• I don't know of any vet who wouldn't put an animal to sleep if you insisted on being with itā€“ they don't want the confrontation. Since I can't imagine euthanizing an animal without me being there, nor having a vet that didn't trust me when I said it was time, I am not worried about that.

    My grandparents were farmers. Chopping off a chicken's neck was something I sadly saw a lot, but it is quick.

    As for your vet and dog-- I lived that with my Chow, but FORTUNATELY had made them give her a major sedative so she was under. I told the new vet (my vet was on vacation and the senior vet just dx with cancer and in the hospital) that she had better be glad I insisted on the sedation (she said it wasn't necessary) and that I was seasoned. I insisted she inject in an organ at that point. So yes, I know things can go terribly wrong.

    Nor was I condemning you! I really hate when someone takes something asking for info as some personal attack. I asked if it was suffocation and wouldn't a quicker method or drugs be easier. And I still think a quick dispatch of the head with even a knife might be faster than suffocating and was asking. Reading the link from eeeefar, it seems CO2 not suffocating more the process. I am sure if you know what you are doing, it is relatively fast. I am sorry my asking for info and your reasoning resulting in you thinking I was condemning you. Surely you have been on this board with me long enough to know if I thought you were being a cruel monster I would have said so in no uncertain terms.

    And yep, know many who used to put fading pups in the freezer. šŸ˜ž It is not so common now but it was. Having grown up in a rural area where unwanted puppies ended up in cloth sacks with rocks to weigh them down, thrown in the rivers, comparatively I guess the freezer is a lot more humane.

  • This is why I hate posting. I wasn't mad at you either, just didn't think you understood the process. We've all had bad experiences which is why we need to learn from others. There are quicker methods (think wringing their neck-literally) but that's not something I could do. Chopping off the head I have no problem with when the bird is older, but little chicks and ducklings get to me.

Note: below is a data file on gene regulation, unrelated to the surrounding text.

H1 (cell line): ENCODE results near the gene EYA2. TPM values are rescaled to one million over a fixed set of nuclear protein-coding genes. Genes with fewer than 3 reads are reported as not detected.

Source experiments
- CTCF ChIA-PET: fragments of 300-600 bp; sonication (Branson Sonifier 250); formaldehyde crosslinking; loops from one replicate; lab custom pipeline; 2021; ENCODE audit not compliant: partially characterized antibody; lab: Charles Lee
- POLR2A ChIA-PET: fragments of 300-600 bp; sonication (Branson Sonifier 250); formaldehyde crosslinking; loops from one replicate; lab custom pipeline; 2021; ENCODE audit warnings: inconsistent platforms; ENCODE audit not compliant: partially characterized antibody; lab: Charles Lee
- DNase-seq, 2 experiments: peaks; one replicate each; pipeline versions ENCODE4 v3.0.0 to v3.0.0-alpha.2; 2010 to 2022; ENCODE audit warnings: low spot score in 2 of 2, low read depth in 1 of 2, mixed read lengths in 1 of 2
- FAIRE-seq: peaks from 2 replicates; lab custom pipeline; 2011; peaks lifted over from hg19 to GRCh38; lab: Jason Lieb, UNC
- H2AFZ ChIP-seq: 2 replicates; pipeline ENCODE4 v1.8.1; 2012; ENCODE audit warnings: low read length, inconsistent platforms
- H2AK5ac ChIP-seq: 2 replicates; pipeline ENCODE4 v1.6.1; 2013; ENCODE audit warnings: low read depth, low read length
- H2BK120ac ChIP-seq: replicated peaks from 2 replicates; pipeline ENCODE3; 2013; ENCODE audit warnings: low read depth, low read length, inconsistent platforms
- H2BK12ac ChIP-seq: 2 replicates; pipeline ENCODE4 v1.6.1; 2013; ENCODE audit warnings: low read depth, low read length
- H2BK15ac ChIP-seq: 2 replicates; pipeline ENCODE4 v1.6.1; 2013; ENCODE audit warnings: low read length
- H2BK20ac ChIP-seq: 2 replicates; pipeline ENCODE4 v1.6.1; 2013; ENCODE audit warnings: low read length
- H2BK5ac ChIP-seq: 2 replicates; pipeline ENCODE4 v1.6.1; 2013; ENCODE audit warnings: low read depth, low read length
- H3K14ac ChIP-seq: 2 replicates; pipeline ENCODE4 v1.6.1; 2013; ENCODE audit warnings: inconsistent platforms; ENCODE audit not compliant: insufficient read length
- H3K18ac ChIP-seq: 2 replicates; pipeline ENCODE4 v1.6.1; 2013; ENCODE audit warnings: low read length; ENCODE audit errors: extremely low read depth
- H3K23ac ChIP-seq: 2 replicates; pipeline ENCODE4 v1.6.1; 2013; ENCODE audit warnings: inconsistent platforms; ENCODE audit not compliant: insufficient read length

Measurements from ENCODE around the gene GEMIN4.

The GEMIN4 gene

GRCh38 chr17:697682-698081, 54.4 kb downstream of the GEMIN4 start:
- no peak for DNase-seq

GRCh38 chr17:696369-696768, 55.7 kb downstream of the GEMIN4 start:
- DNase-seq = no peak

I know better when going to the vet now, but, at that time, I thought the vet knew what she was doing-obviously not.(with the dog that she blew four veins) This dog was 17 1/2 years old and didn't deserve that at the end of life. He may have been struggling, but you would think after she blew the first vein she would have sedated him then rather that keep trying. Yes, I was with the dog and was not happy with her explanation. There was no reason for it.

    There are still a lot of people (they just don't admit to it, because they don't know a better method? or just couldn't be bothered? Who knows?) who still use the freezer method.

    Am I cruel, I can be when I have to be, but I just prefer a simpler method. And I am well aware of the rocks in the sack method. My father was from the old country (hungary) and could be quite cruel. They were never pets or living things-simply livestock-but he wasn't a nice person anyway.

    As for the vet not putting an animal to sleep? Lived it. I had one dog who was off the wall. Something was simply crossed upstairs neurologically. He started having seizures at about 18 months, but came out of them viciously and could never settle down. The vet insisted I sign him over to him and if he deemed it necessary, he would put him to sleep since he was so young. Yes, there was a euthanasia contract to that effect. The vet kept him for a few days, phoned me up and asked me how I lived with him so long. He could not believe how bad he was. He did put him to sleep after that. But these are a couple of reasons why I am so leary of vets. I've had a few bad experiences with them.

Suggested Topics